The national forest estate currently covers 11.6% of the total land area and includes a diverse range of forest types, according to figures compiled for the National Forest Inventory survey for the Department of Agriculture Forestry and Food.
Conifers make up 69.4% of forests, with broad-leave trees making up 30.6%.
By 2050, the Government wants 18% of the land to be covered with forests.
The active afforestation and organic growth of the forestry are the causes of the current increase.
The overall area of trees in Ireland has increased from 698,000 hectares in 2006 to 809,000 hectares now, and for the first time, the majority of the country’s woods are owned by private individuals, primarily farmers.
The national forest estate as a whole holds 323.5 million tonnes of carbon while also being a rich source of biodiversity.
The survey finds forests appear healthy overall, although some show sign of damage from animals, competing vegetation, exposure and nutrient deficiency.
The Government’s new forestry programme worth €1.3 billion over a number of years aims to continue to increase forest cover year-on-year and is mainly targeted at farmers, who can access annual premium payments for 20 years, the rates of which have risen by up to 66%.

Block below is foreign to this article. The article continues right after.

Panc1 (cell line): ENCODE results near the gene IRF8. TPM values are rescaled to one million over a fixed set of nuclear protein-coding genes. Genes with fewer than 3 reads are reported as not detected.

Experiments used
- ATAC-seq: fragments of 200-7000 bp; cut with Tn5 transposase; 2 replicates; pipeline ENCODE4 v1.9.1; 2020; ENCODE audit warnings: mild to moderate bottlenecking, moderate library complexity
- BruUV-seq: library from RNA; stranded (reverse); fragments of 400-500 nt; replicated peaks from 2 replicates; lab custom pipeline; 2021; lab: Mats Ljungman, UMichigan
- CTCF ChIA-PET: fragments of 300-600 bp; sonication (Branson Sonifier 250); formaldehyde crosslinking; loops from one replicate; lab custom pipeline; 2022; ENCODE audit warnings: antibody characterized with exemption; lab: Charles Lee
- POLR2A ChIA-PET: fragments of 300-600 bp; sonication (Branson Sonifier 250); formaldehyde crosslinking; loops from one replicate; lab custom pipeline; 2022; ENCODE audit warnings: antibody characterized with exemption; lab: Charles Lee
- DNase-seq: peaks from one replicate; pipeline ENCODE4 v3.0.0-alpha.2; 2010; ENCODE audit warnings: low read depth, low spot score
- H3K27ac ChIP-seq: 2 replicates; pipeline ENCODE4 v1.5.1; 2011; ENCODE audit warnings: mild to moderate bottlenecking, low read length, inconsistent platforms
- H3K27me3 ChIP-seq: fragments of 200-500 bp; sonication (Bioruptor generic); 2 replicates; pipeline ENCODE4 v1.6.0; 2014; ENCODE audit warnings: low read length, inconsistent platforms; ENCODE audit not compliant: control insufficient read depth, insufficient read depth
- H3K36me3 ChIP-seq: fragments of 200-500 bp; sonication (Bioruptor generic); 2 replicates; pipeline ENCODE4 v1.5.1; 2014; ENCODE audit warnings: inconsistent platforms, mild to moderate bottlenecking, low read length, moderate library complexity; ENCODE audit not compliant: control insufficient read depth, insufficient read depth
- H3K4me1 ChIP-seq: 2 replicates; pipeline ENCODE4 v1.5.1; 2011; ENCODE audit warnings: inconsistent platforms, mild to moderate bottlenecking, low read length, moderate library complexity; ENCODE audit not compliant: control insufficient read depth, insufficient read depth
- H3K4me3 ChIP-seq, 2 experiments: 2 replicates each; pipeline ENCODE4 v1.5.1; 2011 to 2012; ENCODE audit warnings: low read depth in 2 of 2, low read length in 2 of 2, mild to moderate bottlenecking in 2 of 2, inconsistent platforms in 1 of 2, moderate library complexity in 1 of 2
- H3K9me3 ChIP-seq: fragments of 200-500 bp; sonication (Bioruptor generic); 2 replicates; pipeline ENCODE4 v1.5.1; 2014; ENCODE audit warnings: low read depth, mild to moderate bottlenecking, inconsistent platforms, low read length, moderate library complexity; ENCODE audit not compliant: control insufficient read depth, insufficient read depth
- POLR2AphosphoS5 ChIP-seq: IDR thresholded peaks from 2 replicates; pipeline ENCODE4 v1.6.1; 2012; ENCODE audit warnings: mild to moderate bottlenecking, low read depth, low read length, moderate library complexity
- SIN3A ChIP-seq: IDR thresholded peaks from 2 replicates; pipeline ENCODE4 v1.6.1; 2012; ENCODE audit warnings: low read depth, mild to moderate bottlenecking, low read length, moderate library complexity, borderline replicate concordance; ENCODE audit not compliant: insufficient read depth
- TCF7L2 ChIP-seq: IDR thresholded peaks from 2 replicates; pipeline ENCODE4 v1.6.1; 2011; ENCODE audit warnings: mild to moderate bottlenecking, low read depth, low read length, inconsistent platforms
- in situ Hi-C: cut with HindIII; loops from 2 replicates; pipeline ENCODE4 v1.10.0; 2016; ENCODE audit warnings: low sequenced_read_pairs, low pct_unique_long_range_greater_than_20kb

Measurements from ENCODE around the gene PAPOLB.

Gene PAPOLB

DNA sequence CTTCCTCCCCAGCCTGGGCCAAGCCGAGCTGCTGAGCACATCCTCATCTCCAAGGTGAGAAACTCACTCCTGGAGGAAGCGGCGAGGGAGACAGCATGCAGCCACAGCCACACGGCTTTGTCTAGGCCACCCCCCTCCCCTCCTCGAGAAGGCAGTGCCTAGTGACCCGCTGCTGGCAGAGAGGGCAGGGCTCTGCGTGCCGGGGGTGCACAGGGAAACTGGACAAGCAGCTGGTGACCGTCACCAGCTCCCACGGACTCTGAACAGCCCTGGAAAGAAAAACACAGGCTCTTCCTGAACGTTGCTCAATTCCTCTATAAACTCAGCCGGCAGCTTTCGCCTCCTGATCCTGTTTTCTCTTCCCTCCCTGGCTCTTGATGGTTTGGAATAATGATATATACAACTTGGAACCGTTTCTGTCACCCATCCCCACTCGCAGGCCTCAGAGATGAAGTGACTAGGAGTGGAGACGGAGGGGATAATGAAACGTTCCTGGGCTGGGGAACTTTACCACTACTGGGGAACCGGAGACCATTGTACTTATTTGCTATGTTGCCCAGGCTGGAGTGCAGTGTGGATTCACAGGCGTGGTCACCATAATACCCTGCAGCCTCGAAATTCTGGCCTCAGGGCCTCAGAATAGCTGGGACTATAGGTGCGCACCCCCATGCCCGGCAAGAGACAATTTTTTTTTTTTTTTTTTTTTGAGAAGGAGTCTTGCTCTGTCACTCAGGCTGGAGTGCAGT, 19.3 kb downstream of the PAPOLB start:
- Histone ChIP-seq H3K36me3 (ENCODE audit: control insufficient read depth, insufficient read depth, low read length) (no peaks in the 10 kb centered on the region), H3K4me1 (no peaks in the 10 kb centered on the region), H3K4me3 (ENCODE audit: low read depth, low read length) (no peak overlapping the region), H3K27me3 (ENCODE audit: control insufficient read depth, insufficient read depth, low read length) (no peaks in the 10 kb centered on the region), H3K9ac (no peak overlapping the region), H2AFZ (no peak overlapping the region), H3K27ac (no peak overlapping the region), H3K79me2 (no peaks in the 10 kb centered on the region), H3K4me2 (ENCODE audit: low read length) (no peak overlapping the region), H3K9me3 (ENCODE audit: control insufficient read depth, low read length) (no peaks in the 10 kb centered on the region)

The National Forest Inventory records and assesses the extent and nature of Irelands forests, both public and private.
Minister of State with responsibility for Forestry Senator Pippa Hackett has welcomed the findings from the survey.
“Overall we are seeing that the national forest estate is still expanding and has now reached 11.6% of the total land area, with a wide variety of forest types present,” she said.
“The increase in area is a result of afforestation and the natural development of semi-natural forests on areas such as those previously used for industrial peat extraction.
“Between 2006 and 2022 semi-natural forests are responsible for one-third (33.1%) of the new forest areas captured.
“I’m also pleased to note that the share of broadleaf species in the national forest estate now stands at 30.6%, an increase of 5.9% since the first NFI results were published in 2006, and we have designed the new incentives for broadleaf planting in the Forest Strategy Implementation Plan to drive this figure further.”
The total growing stock volume of Irish forests is over 142 million m³, an increase of over 25.5 million m³ since 2017.
The balance between increment and fellings is an important indicator as it describes the sustainability of wood production over time, the current availability of wood and the potential for the future.
Gross annual volume increment between 2017 and 2022 was 10 million m³ per year, while over the same period the mean annual standing volume felled was 4.1 million m3 per year.
For the first time the forest ownership balance has changed, where now private forest owners, mainly farmers, now own approximately 50.9% of the national forest estate with the remainder in public ownership, mainly Coillte.